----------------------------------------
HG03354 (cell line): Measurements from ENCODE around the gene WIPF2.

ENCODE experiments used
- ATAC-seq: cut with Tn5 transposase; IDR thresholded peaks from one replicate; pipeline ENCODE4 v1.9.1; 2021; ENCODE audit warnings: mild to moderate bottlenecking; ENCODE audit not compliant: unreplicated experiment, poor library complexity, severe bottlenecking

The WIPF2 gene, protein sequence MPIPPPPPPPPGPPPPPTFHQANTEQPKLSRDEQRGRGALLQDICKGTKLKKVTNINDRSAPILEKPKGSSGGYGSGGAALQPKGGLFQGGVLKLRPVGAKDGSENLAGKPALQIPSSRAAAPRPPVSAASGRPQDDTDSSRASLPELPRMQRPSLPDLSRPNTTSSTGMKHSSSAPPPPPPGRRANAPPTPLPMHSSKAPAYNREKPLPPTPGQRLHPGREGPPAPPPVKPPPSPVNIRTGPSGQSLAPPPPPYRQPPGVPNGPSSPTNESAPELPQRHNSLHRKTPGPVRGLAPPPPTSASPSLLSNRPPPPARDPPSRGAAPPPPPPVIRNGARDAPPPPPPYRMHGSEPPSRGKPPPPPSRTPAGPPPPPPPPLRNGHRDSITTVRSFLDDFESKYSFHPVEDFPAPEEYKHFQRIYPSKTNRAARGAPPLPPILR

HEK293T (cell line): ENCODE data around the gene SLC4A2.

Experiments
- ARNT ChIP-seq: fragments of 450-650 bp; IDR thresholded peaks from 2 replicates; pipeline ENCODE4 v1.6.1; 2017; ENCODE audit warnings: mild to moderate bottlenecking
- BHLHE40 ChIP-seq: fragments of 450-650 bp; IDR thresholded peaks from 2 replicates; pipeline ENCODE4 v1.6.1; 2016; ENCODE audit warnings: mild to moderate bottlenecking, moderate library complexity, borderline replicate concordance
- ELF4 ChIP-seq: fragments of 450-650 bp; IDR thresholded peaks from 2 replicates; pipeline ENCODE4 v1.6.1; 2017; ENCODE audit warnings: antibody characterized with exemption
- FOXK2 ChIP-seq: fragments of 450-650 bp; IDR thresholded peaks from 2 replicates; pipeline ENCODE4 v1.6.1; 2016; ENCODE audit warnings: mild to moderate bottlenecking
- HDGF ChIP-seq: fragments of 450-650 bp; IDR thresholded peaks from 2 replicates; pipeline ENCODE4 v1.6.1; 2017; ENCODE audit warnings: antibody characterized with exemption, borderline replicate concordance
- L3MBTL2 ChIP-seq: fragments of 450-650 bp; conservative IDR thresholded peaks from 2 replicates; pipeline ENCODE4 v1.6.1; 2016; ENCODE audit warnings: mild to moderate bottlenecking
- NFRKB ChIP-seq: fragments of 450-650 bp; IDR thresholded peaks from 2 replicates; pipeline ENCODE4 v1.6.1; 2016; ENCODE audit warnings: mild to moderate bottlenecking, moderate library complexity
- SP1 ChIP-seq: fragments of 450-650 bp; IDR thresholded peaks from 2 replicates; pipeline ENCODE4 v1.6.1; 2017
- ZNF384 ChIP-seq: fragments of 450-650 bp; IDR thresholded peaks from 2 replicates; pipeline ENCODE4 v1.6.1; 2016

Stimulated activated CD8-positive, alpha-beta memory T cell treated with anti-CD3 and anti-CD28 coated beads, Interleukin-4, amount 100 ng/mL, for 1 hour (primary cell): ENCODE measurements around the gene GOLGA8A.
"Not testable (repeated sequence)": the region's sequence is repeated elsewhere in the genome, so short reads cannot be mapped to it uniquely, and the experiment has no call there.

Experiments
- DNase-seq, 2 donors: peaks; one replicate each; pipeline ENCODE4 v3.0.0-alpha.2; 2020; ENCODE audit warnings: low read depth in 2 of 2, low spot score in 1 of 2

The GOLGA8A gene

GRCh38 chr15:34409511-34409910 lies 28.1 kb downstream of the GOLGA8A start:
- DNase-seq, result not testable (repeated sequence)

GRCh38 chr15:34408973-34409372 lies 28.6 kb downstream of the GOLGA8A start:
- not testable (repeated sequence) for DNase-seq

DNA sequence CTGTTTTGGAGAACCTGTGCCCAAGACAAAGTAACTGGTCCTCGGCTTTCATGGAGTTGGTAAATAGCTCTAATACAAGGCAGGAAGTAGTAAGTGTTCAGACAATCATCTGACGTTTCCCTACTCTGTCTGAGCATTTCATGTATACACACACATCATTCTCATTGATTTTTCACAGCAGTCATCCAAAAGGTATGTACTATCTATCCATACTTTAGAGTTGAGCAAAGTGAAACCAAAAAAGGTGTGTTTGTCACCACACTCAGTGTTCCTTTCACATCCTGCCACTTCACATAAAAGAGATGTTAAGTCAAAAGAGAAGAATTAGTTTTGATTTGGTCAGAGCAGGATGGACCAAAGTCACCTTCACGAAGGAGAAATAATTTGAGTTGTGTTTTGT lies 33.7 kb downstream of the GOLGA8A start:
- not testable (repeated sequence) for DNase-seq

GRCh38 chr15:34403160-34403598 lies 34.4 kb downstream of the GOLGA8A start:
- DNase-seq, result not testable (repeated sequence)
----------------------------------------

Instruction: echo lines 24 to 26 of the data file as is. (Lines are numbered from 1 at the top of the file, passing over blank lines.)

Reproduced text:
- not testable (repeated sequence) for DNase-seq

DNA sequence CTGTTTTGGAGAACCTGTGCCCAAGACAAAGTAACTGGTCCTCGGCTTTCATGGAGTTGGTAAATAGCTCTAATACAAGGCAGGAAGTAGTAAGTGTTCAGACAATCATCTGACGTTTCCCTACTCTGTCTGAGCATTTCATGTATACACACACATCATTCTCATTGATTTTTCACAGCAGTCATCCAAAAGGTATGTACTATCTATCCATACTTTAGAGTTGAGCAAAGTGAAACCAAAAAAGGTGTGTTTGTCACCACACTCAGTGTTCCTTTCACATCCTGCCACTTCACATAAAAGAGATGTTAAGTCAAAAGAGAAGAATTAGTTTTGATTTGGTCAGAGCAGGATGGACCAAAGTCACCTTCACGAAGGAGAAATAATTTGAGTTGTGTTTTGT lies 33.7 kb downstream of the GOLGA8A start:
- not testable (repeated sequence) for DNase-seq